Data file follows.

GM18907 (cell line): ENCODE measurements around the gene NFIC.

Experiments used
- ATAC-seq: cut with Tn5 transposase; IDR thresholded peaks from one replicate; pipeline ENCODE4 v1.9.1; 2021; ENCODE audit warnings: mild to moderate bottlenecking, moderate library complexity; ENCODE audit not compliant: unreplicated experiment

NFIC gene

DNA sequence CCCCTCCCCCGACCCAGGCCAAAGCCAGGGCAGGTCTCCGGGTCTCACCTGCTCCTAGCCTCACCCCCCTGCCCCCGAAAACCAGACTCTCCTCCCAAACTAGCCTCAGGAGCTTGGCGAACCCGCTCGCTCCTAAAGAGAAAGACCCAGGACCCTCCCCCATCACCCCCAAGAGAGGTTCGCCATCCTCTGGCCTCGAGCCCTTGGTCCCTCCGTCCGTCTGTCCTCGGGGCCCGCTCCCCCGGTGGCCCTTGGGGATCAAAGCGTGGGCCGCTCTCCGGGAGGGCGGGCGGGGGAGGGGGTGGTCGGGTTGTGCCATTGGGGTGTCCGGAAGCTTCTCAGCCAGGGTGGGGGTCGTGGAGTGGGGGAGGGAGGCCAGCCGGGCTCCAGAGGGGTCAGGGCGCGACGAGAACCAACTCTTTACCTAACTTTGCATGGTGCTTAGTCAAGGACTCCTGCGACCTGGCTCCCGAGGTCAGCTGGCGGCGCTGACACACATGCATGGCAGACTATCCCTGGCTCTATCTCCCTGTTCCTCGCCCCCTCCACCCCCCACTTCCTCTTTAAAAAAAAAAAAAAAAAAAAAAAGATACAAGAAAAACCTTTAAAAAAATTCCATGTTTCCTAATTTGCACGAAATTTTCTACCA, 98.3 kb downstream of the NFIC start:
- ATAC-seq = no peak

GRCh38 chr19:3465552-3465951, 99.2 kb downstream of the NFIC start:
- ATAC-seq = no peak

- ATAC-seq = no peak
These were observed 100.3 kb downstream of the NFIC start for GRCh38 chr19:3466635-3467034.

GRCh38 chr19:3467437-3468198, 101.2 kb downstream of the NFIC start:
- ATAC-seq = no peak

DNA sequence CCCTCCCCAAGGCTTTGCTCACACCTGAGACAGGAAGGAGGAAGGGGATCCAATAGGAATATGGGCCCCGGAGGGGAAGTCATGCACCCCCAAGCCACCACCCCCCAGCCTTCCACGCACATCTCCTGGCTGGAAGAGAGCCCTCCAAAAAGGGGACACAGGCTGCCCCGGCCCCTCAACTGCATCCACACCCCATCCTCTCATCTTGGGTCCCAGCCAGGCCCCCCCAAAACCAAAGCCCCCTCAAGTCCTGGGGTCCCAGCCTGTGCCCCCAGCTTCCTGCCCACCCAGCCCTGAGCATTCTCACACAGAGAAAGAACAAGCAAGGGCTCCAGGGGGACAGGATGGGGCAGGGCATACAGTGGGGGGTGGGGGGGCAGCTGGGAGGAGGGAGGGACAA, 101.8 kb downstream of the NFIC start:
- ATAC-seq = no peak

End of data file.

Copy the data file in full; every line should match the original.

GM18907 (cell line): ENCODE measurements around the gene NFIC.

Experiments used
- ATAC-seq: cut with Tn5 transposase; IDR thresholded peaks from one replicate; pipeline ENCODE4 v1.9.1; 2021; ENCODE audit warnings: mild to moderate bottlenecking, moderate library complexity; ENCODE audit not compliant: unreplicated experiment

NFIC gene

DNA sequence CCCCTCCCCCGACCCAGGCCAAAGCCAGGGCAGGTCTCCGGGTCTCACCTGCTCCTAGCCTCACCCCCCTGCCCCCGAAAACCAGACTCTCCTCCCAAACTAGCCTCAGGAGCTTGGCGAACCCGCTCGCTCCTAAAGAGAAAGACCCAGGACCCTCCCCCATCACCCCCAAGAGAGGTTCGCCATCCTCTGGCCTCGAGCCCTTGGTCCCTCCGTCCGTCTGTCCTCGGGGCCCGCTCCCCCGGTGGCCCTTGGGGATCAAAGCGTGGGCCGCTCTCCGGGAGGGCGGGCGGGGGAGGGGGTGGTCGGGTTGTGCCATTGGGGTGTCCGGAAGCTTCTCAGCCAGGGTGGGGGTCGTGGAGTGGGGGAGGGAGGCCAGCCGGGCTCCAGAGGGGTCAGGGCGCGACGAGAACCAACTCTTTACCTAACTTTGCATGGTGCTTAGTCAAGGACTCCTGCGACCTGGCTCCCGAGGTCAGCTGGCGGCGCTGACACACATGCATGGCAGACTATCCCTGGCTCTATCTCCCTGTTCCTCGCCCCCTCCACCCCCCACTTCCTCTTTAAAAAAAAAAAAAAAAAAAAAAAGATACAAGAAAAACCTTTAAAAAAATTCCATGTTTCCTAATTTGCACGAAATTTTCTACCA, 98.3 kb downstream of the NFIC start:
- ATAC-seq = no peak

GRCh38 chr19:3465552-3465951, 99.2 kb downstream of the NFIC start:
- ATAC-seq = no peak

- ATAC-seq = no peak
These were observed 100.3 kb downstream of the NFIC start for GRCh38 chr19:3466635-3467034.

GRCh38 chr19:3467437-3468198, 101.2 kb downstream of the NFIC start:
- ATAC-seq = no peak

DNA sequence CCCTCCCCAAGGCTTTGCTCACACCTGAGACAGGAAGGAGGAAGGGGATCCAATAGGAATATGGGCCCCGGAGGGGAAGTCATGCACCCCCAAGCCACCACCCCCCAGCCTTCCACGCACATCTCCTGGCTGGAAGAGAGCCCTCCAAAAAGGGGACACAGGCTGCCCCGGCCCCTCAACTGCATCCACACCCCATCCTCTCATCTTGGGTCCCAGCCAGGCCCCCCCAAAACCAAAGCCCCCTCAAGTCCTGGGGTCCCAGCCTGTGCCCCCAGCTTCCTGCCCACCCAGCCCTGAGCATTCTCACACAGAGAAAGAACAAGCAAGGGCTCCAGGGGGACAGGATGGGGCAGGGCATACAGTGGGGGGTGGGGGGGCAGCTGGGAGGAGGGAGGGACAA, 101.8 kb downstream of the NFIC start:
- ATAC-seq = no peak